On Robert Fripp's latest diary entry, Part Six of the Press Conference with European Journalists (February 2003), beginning:
Q: Before you start an album, do you have all the sounds and musics in your head, or is it trial and error?
RF: Are those my only two alternatives? In terms of a King Crimson ProjeKct, we often walked on stage having no idea whatsoever of what we were going to play. That’s the extreme end of it. That’s one of the six possible creative strategies you can adopt. There is a seventh, and it’s invisible, but of the six creative strategies that is one. With ProjeKct One we met the day before our first of four nights, at The Jazz Café in Camden Town, to see if our equipment worked. It didn’t. So we left. The next day was the first of four that we played, without any idea of what we might play.
If you go into a studio where studio bills do have to be paid, it’s likely, although not necessarily so, that you have a more formal structure. I like to go into a studio knowing exactly what I’m going to play, knowing if that’s all that happens, it will be wretched. But, trusting the situation sufficiently that if you go in with that framework, and with people of that quality, the situation will ignite. And then having confidence that David and I can take the bonfire back to England and turn it into a formal statement of that creative process, which is meant to be enduring.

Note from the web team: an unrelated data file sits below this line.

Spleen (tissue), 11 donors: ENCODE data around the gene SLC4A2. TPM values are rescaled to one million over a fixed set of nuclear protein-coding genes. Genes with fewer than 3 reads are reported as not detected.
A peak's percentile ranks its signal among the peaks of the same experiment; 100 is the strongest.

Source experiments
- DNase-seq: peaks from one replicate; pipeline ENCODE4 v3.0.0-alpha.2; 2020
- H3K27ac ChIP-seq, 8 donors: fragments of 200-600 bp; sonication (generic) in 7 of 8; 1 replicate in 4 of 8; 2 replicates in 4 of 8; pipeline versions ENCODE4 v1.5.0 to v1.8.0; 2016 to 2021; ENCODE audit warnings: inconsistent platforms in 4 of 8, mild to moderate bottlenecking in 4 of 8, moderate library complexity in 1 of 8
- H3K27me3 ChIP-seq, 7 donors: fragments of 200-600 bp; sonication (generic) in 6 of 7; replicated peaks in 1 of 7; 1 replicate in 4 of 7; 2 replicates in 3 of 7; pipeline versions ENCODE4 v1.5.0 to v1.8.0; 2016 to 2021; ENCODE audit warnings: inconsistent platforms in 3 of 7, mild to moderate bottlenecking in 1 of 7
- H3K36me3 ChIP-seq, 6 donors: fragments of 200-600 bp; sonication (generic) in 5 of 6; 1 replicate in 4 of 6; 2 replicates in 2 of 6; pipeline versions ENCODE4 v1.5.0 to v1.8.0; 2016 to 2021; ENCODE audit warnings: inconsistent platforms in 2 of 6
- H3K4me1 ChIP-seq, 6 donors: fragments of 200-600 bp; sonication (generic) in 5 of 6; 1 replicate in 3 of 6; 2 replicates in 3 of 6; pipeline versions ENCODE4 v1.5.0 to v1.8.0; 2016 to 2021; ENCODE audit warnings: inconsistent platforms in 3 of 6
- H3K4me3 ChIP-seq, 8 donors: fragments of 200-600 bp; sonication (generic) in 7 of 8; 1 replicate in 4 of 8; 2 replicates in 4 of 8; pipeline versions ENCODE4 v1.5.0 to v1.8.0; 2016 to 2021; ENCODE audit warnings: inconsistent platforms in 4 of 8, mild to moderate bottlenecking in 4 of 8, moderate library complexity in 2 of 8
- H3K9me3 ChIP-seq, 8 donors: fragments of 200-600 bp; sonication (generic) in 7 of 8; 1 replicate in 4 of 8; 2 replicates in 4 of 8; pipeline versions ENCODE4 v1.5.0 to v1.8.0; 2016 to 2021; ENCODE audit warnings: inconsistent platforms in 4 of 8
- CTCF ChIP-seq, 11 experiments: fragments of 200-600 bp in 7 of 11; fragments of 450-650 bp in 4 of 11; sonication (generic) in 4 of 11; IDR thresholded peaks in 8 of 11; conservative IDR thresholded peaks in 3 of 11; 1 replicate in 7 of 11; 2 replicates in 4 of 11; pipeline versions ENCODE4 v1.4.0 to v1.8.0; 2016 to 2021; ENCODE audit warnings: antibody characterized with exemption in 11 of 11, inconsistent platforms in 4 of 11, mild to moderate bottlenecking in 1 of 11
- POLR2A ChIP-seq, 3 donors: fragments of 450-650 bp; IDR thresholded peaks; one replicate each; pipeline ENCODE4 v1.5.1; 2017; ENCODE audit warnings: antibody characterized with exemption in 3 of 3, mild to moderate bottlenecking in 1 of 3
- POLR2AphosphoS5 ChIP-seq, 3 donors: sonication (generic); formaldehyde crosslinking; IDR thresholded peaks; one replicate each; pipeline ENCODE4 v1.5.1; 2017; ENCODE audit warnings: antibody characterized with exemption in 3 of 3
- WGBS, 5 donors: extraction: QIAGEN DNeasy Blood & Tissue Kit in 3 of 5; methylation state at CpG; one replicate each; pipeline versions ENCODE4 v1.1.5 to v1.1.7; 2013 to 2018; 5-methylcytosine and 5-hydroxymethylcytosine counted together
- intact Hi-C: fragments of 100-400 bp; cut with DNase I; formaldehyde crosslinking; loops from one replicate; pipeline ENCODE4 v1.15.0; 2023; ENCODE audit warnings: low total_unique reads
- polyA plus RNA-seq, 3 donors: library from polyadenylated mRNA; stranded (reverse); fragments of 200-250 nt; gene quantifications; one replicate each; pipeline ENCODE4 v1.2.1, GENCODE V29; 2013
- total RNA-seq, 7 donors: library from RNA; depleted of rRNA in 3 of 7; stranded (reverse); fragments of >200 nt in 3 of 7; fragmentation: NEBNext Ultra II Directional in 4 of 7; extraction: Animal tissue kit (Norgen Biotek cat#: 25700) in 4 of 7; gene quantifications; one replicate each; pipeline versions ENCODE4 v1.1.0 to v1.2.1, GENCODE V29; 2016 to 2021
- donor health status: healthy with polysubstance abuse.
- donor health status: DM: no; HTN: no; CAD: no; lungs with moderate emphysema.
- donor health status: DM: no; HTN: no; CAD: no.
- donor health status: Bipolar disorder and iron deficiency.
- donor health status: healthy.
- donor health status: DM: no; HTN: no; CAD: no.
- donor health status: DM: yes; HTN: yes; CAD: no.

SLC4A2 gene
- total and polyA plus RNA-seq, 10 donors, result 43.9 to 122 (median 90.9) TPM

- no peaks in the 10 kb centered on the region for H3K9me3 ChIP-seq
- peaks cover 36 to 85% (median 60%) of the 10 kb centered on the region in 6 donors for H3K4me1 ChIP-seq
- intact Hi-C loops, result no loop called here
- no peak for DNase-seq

It’s the difference between writing an essay and standing on your feet to deliver a lecture or a talk. There is a mobility, a fluidity and a spontaneity possible when speaking. But when you deliver your printed essay the words are fixed, so there is a very different flavour. Nevertheless, as a considered statement of what King Crimson thinks on this particular subject at this particular time, The Power To Believe is a strong one.